dc.description.abstractVegetation change plays a critical role in the Earth's carbon (C) budget and its associated radiative forcing in response to anthropogenic and natural climate change. Existing global estimates of aboveground biomass carbon (ABC) based on field survey data provide brief snapshots that are mainly limited to forest ecosystems. Here we use an entirely new remote sensing approach to derive global ABC estimates for both forest and non-forest biomes during the past two decades from satellite passive microwave observations. We estimate a global average ABC of 362 PgC over the period 1998-2002, of which 65% is in forests and 17% in savannahs. Over the period 1993-2012, an estimated '0.07 PgC yr '1 ABC was lost globally, mostly resulting from the loss of tropical forests ('0.26 PgC yr '1) and net gains in mixed forests over boreal and temperate regions (+0.13 PgC yr '1) and tropical savannahs and shrublands (+0.05 PgC yr '1). Interannual ABC patterns are greatly influenced by the strong response of water-limited ecosystems to rainfall variability, particularly savannahs. From 2003 onwards, forest in Russia and China expanded and tropical deforestation declined. Increased ABC associated with wetter conditions in the savannahs of northern Australia and southern Africa reversed global ABC loss, leading to an overall gain, consistent with trends in the global carbon sink reported in recent studies. © 2015 Macmillan Publishers Limited. All rights reserved.en
dc.description.sponsorshipY.Y.L. is the recipient of an Australian Research Council Discovery Early Career Researcher Award (DECRA) Fellowship (project number DE140100200). J.G.C. acknowledges the support of the Australian Climate Change Science Program. M.F.M. is funded by the King Abdullah University of Science and Technology. G.W. is supported by the National Natural Science Foundation of China (numbers 41375099 and 91337108). We thank Y. Pan for helping to interpret forest inventory data and S. Saatchi for providing the aboveground biomass map for tropical regions.en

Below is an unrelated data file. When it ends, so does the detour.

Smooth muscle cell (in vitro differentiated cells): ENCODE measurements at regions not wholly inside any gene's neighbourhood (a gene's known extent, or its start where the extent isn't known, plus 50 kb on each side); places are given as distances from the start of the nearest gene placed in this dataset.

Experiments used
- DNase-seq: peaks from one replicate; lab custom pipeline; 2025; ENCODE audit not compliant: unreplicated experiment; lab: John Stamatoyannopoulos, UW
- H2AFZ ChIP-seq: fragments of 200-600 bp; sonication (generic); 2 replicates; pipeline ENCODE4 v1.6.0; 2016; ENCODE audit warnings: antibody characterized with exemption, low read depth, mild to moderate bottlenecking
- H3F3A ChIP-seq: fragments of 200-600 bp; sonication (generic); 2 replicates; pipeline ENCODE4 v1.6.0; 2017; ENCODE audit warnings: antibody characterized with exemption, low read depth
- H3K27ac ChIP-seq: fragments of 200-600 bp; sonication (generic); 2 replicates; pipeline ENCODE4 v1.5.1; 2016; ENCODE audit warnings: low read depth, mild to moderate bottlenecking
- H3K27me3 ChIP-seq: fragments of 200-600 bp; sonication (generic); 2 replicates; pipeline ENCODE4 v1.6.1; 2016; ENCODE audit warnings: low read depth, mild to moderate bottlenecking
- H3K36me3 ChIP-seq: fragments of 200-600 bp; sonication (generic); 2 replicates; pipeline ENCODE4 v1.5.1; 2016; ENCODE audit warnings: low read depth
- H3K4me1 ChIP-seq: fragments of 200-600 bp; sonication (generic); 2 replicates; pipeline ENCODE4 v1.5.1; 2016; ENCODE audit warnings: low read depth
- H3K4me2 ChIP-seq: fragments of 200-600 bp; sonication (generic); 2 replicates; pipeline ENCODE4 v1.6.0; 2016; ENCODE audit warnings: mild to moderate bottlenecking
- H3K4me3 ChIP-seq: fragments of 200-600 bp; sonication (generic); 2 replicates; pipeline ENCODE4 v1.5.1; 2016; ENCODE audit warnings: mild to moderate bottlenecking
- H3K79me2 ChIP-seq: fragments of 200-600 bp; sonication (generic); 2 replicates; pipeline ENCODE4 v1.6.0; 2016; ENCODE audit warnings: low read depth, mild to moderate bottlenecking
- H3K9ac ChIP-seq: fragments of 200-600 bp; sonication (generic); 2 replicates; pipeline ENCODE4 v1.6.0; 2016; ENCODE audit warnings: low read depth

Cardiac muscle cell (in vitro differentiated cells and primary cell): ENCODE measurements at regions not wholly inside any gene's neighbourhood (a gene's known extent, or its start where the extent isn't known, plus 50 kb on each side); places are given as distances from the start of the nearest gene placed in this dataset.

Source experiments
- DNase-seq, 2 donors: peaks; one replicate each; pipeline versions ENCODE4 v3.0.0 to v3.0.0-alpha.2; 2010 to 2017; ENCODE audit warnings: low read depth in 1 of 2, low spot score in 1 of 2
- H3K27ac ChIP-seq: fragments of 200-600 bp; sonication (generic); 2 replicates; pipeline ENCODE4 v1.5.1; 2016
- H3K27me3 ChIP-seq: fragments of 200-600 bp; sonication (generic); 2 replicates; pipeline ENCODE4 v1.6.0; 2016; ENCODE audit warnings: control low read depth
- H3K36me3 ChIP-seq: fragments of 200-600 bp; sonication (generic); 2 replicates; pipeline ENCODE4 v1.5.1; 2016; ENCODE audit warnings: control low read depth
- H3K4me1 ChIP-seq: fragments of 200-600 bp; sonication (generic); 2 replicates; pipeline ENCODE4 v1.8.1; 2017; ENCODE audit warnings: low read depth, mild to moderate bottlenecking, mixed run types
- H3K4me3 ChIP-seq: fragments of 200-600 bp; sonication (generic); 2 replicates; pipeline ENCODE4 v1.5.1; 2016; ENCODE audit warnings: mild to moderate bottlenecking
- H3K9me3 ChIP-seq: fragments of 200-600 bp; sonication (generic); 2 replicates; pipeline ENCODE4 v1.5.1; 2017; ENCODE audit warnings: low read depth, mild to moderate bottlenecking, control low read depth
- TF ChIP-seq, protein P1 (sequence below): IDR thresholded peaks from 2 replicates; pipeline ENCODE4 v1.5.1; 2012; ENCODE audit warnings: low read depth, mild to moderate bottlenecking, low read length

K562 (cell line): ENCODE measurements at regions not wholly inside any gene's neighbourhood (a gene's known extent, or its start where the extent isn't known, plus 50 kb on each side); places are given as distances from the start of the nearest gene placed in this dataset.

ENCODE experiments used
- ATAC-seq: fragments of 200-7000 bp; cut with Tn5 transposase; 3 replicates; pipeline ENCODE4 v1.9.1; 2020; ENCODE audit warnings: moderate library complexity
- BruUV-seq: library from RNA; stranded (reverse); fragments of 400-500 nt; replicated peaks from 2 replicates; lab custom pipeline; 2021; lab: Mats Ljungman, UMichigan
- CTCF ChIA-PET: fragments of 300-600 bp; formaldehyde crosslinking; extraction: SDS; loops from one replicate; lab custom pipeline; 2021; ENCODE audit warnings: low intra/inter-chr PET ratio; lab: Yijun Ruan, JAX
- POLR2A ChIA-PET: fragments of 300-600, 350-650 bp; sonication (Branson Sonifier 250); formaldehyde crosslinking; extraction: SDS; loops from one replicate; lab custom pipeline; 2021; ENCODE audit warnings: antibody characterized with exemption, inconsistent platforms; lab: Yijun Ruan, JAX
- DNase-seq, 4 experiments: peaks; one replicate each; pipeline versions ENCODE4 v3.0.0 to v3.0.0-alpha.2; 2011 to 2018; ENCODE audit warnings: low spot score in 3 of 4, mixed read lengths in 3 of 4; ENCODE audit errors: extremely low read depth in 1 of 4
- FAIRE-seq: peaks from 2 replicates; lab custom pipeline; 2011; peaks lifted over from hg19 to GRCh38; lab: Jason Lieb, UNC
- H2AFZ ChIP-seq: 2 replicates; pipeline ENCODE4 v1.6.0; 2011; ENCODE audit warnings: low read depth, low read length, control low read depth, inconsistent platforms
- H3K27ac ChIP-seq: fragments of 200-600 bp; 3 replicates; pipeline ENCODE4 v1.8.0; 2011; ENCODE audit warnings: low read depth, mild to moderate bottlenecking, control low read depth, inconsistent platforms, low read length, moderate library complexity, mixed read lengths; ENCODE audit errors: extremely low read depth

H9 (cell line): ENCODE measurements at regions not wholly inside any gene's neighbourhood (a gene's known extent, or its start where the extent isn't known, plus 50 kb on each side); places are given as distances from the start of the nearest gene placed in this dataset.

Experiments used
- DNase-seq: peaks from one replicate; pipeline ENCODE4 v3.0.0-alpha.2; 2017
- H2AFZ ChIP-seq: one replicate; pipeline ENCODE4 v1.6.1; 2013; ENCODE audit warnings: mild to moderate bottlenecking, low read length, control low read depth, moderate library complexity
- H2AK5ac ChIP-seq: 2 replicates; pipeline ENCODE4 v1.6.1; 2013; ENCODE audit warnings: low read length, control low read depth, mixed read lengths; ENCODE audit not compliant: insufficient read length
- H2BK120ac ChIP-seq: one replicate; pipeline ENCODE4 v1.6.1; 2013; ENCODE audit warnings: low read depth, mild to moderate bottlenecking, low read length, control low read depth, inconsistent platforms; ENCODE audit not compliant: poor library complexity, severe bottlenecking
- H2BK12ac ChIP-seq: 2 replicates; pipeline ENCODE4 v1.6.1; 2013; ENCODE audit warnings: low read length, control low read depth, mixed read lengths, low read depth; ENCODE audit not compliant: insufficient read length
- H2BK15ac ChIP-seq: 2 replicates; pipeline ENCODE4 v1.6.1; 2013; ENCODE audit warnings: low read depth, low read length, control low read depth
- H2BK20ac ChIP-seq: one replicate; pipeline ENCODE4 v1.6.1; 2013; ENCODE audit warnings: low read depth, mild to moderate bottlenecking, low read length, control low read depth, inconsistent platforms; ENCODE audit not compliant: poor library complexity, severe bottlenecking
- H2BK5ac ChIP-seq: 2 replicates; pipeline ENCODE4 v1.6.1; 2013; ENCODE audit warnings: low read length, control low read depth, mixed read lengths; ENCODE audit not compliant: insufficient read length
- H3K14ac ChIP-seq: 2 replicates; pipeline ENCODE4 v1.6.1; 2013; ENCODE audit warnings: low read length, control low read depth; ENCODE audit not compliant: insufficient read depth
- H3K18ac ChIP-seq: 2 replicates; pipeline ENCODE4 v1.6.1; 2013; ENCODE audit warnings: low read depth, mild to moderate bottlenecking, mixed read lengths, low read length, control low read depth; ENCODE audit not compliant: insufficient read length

dc.publisherSpringer Natureen
dc.titleRecent reversal in loss of global terrestrial biomassen
dc.typeArticleen
dc.contributor.departmentBiological and Environmental Sciences and Engineering (BESE) Divisionen
dc.contributor.departmentWater Desalination and Reuse Research Center (WDRC)en
dc.contributor.departmentEnvironmental Science and Engineering Programen
dc.contributor.departmentEarth System Observation and Modellingen
dc.identifier.journalNature Climate Changeen
dc.contributor.institutionARC Centre of Excellence for Climate Systems Science AndClimate Change Research Centre, University of New South WalesSydney, NSW, Australiaen
dc.contributor.institutionWater Research Centre, School of Civil and Environmental Engineering, University of New South WalesSydney, NSW, Australiaen
dc.contributor.institutionFenner School of Environment and Society, Australian National UniversityCanberra, ACT, Australiaen
dc.contributor.institutionCSIRO Land and Water FlagshipCanberra, ACT, Australiaen
dc.contributor.institutionDepartment of Earth Sciences, Faculty of Earth and Life Sciences, VU University AmsterdamAmsterdam, Netherlandsen
dc.contributor.institutionGlobal Carbon Project, CSIRO Oceans and Atmosphere FlagshipCanberra, ACT, Australiaen
dc.contributor.institutionSchool of Geography and Remote Sensing, Nanjing University of Information Science and TechnologyNanjing, Chinaen
kaust.authorMcCabe, Matthewen